A series of 2-(4-arylpiperazin-1-yl-methyl)-4-methyl-1-oxo-5,6,8,8a-tetrahydro-thiazolo[3,4-d] [1,2,4]triazines was prepared and tested for antinociceptive activity.
The compounds were prepared by the Mannich reaction from the corresponding 2-unsubstituted thiazolotriazines. When administered intraperitoneally most were found to have potent analgesic activity in the mouse during tests of ... [Show full abstract] phenylbenzoquinone-induced abdominal constriction; ED50 values (doses resulting in half the maximum effect) ranged from 10 to 87 mg kg−1. Derivatives with a 3-chloro- or 4-fluorophenylpiperazinylmethyl side-chain in the 2-position of the bicyclic system were, when administered intraperitoneally at doses greater than 25 mg kg−1, also effective in the hot-plate test without associated sedative effects. The compounds have a large therapeutic index; intraperitoneal LD50 values (doses which result in the death of half the animals) were > 700 mg kg−1. Naloxone attenuated the analgesic activity of the 3-chloro derivative, suggesting the participation of μ-receptors in the antinociceptive effects of this drug. In addition, a non-opioid mechanism, probably related to enhancement of the release of 5-hydroxytryptamine and noradrenaline, or inhibition of the neuronal re-uptake of these compounds, has been evinced to explain the analgesic properties of the 3-chloro or 4-fluoro derivatives.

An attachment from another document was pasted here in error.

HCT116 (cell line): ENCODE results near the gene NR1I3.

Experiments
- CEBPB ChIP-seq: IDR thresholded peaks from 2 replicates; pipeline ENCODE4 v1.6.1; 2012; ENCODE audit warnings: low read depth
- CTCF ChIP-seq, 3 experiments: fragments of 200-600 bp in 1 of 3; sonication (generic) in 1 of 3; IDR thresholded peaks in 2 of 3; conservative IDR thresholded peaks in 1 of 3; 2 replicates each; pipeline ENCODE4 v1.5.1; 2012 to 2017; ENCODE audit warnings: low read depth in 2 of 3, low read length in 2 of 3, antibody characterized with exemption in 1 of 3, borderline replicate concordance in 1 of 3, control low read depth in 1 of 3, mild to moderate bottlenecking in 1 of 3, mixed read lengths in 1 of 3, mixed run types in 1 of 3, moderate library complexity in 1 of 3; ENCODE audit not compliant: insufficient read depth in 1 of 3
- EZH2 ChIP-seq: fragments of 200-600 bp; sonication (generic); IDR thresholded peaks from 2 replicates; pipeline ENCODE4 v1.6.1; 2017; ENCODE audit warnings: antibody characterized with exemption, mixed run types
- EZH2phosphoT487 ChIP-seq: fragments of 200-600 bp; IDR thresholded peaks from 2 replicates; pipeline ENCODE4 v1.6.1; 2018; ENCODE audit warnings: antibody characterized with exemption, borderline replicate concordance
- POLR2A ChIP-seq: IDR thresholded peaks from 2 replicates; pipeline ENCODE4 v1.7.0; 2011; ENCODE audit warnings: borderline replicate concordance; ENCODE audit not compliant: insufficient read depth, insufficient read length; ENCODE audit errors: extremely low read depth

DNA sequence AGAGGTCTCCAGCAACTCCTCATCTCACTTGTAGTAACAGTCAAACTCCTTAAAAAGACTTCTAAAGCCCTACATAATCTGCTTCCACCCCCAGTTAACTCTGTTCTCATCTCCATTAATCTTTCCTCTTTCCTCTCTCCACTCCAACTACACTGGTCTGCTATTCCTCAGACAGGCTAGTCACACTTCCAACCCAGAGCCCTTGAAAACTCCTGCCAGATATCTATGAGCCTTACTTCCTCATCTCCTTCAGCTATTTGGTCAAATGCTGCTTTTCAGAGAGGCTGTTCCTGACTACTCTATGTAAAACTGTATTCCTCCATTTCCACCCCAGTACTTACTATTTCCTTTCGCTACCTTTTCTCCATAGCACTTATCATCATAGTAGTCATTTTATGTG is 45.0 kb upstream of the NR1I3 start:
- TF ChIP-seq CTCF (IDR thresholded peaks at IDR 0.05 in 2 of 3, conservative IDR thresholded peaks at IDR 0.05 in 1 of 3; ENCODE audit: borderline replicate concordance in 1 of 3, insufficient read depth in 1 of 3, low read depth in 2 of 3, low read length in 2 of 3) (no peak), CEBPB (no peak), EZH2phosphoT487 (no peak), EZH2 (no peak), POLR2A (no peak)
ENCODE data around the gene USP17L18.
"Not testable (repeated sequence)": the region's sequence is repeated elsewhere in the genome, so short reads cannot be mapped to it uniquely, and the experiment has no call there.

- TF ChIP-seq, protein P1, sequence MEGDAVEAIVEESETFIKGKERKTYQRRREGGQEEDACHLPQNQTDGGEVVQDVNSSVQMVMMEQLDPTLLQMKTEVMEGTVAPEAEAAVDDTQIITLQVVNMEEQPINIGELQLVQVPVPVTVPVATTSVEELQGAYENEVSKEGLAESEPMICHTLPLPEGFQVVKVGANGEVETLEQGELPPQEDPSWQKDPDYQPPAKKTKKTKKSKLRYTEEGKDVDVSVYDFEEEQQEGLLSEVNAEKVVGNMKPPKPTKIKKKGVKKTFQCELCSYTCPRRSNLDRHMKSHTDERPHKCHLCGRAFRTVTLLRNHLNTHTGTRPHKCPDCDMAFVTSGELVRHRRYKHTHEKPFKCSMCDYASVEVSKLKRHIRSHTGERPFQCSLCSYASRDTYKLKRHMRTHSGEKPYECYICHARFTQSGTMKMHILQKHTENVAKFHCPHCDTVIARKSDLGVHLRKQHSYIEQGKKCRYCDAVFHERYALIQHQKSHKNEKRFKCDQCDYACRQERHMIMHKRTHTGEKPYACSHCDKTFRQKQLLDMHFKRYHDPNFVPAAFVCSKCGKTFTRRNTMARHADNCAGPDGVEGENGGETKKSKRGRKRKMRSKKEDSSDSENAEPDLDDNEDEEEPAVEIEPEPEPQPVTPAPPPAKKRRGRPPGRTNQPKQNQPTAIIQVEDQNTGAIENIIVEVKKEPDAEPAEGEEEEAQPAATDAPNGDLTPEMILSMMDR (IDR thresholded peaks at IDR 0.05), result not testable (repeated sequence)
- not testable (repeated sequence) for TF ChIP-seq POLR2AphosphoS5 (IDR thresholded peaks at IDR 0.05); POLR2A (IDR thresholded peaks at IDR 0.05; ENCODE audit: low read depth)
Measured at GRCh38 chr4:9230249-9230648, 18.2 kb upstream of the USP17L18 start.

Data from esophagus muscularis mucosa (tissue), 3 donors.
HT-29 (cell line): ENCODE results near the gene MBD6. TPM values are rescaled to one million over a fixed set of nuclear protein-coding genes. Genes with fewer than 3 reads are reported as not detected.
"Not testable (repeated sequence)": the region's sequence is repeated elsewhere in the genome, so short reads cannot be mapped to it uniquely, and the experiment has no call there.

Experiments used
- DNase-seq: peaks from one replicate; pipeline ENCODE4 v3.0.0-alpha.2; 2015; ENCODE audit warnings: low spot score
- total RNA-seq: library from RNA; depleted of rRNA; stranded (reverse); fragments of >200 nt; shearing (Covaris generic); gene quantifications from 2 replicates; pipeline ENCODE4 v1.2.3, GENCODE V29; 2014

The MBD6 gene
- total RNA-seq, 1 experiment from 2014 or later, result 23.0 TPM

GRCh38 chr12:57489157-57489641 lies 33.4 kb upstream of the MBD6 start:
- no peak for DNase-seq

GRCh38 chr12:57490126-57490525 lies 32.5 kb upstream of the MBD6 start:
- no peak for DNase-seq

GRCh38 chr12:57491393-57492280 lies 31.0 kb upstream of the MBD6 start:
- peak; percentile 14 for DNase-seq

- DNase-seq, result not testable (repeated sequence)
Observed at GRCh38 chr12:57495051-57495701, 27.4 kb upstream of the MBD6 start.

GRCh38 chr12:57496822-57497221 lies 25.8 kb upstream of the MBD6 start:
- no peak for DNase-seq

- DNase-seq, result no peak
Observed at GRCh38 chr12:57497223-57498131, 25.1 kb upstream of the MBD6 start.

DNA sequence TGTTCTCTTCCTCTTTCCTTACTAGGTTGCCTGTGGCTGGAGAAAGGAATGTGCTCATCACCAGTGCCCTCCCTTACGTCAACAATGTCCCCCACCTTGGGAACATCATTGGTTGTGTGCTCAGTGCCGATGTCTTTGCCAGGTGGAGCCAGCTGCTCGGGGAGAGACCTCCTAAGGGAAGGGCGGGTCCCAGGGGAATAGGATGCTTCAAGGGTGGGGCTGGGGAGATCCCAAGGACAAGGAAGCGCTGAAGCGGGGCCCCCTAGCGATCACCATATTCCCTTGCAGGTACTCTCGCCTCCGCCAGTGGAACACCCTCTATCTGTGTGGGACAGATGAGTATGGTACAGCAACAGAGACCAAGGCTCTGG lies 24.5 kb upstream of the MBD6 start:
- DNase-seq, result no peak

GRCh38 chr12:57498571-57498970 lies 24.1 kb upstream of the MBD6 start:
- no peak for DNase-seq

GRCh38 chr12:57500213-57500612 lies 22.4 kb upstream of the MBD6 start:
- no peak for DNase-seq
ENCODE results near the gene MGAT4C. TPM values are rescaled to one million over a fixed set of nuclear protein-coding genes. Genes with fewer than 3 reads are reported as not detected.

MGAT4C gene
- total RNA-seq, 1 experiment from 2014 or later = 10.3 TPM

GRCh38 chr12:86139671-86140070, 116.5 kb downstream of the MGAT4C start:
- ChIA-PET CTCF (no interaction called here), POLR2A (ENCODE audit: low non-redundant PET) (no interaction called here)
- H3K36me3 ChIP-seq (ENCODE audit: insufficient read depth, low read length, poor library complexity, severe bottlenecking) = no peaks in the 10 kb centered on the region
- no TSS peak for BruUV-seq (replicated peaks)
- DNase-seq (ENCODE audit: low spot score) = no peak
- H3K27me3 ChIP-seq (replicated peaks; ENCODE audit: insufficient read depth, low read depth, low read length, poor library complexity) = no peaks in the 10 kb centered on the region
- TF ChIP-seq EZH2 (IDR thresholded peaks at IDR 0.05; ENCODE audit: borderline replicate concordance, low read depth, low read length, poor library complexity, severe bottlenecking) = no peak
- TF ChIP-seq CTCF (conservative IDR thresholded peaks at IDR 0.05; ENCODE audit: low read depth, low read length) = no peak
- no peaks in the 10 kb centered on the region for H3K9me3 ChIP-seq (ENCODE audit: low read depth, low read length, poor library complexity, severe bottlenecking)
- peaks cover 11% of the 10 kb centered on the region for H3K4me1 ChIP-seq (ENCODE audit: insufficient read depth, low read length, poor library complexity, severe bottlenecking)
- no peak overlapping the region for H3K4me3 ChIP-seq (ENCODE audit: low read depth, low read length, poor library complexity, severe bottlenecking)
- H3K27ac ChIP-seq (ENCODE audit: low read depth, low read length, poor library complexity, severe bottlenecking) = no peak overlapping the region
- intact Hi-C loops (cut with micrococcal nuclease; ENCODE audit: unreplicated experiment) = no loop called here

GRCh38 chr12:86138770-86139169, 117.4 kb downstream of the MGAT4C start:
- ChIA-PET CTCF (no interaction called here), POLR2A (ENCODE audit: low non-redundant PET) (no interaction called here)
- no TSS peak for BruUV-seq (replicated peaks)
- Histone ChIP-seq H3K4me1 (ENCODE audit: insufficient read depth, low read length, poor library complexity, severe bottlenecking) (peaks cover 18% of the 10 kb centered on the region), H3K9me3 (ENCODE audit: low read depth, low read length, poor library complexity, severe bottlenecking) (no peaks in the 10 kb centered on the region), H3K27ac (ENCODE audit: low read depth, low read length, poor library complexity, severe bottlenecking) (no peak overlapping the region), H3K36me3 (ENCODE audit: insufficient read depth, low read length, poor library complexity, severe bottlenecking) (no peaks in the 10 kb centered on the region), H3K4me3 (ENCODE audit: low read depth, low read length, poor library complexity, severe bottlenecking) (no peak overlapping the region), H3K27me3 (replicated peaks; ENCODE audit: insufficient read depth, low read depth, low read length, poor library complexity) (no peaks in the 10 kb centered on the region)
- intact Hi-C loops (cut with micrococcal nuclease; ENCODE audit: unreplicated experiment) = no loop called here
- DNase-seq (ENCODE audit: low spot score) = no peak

These results provide evidence for the involvement of noradrenergic and 5-hydroxytryptaminergic pathways in the analgesic activity of 3 and 4. Because of their potential effectiveness, the 3-chloro- or 4-fluorophenylpiperazinylmethyl derivatives might be suitable for treatment of a wide variety of painful conditions and could be attractive reserve agents for patients dissatisfied with opioids.